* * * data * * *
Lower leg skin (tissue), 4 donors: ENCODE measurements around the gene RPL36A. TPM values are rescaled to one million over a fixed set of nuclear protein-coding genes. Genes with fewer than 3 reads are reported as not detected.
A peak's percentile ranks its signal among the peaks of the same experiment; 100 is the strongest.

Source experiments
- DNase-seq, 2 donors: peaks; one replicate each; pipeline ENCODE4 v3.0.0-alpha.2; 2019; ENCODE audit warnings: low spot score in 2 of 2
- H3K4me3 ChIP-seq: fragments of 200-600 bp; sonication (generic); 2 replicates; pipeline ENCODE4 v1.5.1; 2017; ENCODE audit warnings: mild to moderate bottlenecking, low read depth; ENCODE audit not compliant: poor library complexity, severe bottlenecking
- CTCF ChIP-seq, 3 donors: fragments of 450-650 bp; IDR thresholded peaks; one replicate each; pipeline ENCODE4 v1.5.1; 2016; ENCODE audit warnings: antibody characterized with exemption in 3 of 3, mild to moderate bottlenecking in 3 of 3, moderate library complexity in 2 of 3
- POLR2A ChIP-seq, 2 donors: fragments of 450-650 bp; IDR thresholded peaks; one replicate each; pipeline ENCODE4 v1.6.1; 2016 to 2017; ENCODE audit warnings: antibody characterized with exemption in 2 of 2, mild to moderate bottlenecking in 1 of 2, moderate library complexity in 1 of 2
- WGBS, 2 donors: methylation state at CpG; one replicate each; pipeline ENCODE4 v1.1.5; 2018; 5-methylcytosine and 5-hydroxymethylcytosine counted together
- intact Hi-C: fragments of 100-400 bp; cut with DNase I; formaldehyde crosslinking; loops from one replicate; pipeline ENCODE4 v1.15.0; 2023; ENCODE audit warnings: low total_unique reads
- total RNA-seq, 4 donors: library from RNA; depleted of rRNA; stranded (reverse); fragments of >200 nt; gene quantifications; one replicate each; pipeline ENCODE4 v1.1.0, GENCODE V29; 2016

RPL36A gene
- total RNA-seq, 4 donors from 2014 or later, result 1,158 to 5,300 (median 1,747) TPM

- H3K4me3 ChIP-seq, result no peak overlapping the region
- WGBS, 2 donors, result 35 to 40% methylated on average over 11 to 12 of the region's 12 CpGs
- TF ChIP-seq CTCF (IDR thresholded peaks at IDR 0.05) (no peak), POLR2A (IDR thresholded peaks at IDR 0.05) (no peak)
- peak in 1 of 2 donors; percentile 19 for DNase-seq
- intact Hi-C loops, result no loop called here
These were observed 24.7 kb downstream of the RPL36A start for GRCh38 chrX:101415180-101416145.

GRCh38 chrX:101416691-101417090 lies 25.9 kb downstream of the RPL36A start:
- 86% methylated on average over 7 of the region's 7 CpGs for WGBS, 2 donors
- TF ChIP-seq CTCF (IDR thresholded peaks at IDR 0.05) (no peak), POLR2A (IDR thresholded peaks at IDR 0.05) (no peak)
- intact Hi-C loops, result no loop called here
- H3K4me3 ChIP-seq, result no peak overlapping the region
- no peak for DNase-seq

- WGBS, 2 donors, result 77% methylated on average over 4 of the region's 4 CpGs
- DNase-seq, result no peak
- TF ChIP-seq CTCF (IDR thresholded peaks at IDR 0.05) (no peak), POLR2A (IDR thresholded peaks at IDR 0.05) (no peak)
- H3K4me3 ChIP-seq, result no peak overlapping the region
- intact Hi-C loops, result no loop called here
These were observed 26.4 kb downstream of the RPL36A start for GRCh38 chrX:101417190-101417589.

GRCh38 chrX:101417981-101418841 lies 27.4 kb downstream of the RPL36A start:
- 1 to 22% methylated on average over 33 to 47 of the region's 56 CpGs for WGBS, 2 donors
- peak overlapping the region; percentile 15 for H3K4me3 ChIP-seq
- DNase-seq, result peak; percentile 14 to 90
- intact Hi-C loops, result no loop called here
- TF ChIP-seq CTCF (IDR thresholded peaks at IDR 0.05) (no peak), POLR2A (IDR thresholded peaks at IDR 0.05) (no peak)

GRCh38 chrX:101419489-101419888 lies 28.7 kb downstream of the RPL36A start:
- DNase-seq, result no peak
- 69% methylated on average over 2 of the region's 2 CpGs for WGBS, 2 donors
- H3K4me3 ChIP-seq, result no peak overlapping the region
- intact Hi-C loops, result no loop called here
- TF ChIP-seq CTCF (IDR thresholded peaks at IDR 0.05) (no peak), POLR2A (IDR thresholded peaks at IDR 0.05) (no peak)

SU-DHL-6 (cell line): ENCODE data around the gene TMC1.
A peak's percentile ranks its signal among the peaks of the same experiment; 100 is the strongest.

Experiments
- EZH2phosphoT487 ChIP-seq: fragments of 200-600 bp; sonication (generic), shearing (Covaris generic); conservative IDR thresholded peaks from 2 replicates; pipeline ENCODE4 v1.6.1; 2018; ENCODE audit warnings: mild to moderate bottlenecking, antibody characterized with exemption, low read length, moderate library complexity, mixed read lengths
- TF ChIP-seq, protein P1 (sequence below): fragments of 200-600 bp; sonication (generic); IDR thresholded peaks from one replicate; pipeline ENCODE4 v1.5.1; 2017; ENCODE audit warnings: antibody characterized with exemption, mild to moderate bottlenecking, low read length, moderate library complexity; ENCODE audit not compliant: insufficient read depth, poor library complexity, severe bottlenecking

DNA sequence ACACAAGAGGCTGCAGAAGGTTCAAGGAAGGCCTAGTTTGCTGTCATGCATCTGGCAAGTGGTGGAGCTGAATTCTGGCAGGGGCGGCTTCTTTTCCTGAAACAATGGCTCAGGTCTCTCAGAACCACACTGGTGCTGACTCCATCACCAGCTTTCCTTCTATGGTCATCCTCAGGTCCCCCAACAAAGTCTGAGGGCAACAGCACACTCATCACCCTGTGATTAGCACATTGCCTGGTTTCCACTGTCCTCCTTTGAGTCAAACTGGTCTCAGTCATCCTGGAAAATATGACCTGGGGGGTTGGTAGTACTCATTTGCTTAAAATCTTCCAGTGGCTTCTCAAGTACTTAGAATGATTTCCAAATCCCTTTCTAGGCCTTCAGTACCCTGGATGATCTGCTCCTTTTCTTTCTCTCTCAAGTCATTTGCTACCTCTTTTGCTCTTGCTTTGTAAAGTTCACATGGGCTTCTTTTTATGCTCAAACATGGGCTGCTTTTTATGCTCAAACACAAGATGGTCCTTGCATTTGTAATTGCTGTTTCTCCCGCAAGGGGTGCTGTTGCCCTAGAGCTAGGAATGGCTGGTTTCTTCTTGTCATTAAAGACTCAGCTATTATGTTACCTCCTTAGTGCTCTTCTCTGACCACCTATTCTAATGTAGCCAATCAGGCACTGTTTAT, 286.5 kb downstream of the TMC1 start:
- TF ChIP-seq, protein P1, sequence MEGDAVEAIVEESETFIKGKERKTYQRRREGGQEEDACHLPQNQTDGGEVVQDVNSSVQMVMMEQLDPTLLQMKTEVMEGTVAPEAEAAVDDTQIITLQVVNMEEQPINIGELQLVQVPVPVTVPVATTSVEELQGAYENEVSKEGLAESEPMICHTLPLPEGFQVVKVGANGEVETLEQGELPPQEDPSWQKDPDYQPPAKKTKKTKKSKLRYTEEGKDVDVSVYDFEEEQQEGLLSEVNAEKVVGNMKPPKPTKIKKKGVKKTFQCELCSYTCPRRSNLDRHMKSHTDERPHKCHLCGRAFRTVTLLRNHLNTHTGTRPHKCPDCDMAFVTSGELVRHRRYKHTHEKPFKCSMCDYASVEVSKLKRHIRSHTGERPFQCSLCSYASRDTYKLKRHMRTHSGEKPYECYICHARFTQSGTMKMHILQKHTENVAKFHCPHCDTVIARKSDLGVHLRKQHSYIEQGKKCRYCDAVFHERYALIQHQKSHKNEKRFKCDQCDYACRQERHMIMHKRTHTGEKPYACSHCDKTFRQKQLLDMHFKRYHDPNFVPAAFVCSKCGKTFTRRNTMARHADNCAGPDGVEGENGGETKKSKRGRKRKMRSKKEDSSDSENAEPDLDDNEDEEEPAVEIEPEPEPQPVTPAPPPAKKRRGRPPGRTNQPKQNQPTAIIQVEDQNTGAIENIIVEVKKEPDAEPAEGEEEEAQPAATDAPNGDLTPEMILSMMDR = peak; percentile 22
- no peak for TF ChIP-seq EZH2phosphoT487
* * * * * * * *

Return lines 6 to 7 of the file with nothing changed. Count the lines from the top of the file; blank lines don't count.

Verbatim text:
- CTCF ChIP-seq, 3 donors: fragments of 450-650 bp; IDR thresholded peaks; one replicate each; pipeline ENCODE4 v1.5.1; 2016; ENCODE audit warnings: antibody characterized with exemption in 3 of 3, mild to moderate bottlenecking in 3 of 3, moderate library complexity in 2 of 3
- POLR2A ChIP-seq, 2 donors: fragments of 450-650 bp; IDR thresholded peaks; one replicate each; pipeline ENCODE4 v1.6.1; 2016 to 2017; ENCODE audit warnings: antibody characterized with exemption in 2 of 2, mild to moderate bottlenecking in 1 of 2, moderate library complexity in 1 of 2